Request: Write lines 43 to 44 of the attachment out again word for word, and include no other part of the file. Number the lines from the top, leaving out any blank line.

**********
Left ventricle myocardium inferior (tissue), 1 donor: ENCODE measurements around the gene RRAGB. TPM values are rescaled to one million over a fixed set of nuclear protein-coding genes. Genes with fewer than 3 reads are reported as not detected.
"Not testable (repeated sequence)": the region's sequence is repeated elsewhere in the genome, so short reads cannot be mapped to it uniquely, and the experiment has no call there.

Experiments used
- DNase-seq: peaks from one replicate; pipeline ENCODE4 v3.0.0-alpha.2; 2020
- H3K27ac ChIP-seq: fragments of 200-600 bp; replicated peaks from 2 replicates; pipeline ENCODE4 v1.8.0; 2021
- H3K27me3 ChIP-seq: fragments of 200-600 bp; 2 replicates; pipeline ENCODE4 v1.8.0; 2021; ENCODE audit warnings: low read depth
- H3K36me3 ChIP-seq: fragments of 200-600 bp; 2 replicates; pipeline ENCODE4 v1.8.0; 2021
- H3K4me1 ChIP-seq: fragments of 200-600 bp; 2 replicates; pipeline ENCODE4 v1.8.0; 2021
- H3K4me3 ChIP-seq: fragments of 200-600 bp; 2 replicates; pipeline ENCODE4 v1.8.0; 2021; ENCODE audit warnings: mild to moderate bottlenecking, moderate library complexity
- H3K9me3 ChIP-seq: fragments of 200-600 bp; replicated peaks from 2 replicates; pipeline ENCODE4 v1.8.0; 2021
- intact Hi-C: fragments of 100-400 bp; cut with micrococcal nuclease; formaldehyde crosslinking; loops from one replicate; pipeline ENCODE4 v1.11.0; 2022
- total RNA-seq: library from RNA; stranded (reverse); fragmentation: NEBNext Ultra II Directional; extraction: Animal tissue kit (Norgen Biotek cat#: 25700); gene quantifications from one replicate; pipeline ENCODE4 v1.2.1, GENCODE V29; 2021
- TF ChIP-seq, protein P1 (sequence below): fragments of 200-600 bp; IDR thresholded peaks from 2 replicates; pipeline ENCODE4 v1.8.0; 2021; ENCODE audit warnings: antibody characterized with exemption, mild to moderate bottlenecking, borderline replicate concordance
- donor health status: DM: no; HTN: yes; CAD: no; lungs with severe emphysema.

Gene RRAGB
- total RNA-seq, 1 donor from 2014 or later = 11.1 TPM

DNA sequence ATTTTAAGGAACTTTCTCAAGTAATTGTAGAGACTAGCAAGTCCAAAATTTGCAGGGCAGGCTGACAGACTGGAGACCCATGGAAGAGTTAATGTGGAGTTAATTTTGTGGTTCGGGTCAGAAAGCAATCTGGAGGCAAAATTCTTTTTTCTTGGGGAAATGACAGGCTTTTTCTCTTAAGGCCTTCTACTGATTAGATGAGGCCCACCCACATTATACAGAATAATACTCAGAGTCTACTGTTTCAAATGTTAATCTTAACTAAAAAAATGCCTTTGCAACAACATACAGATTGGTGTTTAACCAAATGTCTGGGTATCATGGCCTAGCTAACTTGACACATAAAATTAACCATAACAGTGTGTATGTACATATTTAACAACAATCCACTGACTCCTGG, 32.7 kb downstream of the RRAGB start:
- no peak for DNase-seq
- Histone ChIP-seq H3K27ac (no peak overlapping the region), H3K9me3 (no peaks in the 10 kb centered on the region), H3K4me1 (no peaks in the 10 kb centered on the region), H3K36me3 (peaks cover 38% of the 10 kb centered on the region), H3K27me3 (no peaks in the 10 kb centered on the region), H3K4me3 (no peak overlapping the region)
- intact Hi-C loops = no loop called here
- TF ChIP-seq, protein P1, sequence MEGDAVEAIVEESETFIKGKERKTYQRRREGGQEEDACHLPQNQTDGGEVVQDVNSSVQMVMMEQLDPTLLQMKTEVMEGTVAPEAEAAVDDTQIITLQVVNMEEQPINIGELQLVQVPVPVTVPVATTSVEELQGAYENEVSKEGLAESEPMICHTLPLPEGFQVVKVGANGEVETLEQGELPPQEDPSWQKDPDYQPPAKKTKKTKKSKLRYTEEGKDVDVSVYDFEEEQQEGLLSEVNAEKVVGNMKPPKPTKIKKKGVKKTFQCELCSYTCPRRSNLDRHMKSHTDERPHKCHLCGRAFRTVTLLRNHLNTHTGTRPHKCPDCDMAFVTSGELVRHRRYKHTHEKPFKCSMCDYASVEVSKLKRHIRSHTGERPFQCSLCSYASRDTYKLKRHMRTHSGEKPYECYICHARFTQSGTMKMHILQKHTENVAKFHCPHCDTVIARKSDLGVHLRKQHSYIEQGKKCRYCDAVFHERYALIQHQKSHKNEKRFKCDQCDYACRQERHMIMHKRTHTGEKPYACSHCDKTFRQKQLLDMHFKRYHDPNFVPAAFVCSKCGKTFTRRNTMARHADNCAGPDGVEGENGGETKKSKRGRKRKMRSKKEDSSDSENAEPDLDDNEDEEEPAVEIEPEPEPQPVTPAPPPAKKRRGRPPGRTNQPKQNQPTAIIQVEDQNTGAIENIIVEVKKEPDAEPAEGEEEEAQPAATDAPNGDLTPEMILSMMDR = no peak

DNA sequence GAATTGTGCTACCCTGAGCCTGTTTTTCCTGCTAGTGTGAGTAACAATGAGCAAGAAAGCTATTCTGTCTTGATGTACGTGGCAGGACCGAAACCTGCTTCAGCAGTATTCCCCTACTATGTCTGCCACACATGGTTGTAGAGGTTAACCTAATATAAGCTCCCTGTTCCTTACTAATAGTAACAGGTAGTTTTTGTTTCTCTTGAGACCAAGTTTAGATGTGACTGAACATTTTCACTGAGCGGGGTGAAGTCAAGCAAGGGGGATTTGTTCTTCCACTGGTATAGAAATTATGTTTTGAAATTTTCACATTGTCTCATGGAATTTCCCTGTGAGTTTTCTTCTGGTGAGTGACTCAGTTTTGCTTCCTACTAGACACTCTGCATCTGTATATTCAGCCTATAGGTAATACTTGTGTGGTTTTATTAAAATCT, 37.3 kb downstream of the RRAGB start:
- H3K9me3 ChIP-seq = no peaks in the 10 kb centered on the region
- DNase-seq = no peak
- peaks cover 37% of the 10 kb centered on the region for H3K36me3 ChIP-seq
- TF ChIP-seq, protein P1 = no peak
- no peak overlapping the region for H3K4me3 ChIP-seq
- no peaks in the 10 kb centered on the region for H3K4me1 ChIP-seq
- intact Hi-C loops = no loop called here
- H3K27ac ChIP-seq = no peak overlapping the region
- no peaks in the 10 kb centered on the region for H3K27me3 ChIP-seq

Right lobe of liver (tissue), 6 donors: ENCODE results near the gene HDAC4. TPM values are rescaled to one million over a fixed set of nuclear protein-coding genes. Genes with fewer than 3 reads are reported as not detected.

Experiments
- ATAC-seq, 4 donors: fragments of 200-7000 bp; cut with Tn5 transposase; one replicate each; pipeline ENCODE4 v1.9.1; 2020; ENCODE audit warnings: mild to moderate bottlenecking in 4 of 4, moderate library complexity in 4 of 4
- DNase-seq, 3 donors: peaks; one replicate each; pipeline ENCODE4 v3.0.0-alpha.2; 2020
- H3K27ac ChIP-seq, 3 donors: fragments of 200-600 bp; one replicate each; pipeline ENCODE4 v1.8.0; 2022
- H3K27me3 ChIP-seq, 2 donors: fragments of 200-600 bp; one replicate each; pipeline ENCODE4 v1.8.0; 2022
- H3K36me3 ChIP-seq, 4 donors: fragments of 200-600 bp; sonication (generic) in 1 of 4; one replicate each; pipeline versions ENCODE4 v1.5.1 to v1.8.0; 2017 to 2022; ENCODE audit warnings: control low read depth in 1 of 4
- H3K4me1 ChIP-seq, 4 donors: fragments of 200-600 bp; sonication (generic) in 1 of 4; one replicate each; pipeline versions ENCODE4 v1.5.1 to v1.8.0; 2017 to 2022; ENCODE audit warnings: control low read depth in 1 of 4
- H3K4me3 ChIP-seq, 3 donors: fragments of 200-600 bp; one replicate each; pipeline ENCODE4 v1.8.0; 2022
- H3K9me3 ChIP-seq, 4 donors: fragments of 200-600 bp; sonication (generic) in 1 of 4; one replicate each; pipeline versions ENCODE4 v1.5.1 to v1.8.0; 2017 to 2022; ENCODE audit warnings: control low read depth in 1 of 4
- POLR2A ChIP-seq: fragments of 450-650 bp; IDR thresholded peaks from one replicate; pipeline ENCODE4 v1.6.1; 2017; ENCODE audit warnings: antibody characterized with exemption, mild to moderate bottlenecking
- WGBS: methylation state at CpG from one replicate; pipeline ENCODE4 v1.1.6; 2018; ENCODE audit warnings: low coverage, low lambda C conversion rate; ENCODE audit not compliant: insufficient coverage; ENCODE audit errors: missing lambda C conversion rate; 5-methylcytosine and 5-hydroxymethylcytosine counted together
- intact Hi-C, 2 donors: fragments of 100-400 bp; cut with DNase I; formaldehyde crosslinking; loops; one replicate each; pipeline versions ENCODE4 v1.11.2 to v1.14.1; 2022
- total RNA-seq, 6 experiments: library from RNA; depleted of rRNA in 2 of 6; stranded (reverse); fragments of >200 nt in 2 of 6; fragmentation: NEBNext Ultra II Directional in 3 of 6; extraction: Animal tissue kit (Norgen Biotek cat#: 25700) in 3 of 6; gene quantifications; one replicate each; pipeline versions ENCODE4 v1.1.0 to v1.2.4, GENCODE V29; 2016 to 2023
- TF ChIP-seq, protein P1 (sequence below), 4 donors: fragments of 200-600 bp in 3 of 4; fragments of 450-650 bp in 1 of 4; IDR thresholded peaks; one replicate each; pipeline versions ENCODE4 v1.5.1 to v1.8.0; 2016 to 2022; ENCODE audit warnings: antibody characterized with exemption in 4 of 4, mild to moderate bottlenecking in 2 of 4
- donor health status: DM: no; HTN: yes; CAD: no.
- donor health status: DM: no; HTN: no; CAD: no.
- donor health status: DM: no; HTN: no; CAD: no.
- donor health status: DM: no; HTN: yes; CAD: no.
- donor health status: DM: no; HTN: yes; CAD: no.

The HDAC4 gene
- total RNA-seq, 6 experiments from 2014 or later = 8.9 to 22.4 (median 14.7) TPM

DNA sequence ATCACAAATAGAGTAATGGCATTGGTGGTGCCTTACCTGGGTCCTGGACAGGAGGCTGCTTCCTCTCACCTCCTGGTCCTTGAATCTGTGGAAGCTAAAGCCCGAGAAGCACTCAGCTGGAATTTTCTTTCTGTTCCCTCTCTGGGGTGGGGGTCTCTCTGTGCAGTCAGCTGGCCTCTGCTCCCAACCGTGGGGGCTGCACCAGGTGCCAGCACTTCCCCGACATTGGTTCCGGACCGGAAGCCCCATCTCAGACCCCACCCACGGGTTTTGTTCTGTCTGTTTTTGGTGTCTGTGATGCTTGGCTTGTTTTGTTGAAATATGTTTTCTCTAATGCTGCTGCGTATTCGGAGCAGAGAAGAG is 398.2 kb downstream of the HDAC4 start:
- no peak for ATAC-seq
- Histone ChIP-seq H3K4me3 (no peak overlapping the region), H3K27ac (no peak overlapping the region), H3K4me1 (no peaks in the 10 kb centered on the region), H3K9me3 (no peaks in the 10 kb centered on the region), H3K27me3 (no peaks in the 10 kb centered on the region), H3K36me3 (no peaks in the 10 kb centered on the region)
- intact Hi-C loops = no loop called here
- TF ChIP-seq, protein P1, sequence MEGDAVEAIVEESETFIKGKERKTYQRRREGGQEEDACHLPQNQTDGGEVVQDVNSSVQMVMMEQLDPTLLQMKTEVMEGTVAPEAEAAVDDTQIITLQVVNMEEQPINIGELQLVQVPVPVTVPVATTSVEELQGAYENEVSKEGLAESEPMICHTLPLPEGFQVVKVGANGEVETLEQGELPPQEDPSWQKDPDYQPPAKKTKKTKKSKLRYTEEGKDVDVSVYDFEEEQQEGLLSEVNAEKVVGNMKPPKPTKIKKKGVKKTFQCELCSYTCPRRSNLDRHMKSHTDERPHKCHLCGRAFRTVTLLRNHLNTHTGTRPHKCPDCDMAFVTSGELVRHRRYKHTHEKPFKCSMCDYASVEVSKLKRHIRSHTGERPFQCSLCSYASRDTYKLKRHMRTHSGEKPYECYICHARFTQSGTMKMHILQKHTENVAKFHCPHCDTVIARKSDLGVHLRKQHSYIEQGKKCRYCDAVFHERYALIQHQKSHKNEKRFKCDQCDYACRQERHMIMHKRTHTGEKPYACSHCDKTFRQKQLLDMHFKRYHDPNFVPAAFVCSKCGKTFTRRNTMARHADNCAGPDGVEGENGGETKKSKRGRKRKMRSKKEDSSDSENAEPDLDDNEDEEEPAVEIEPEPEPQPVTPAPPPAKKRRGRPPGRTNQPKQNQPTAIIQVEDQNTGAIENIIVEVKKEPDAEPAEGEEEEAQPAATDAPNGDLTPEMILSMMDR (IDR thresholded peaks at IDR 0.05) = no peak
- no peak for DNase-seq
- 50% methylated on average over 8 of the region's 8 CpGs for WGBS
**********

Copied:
- WGBS: methylation state at CpG from one replicate; pipeline ENCODE4 v1.1.6; 2018; ENCODE audit warnings: low coverage, low lambda C conversion rate; ENCODE audit not compliant: insufficient coverage; ENCODE audit errors: missing lambda C conversion rate; 5-methylcytosine and 5-hydroxymethylcytosine counted together
- intact Hi-C, 2 donors: fragments of 100-400 bp; cut with DNase I; formaldehyde crosslinking; loops; one replicate each; pipeline versions ENCODE4 v1.11.2 to v1.14.1; 2022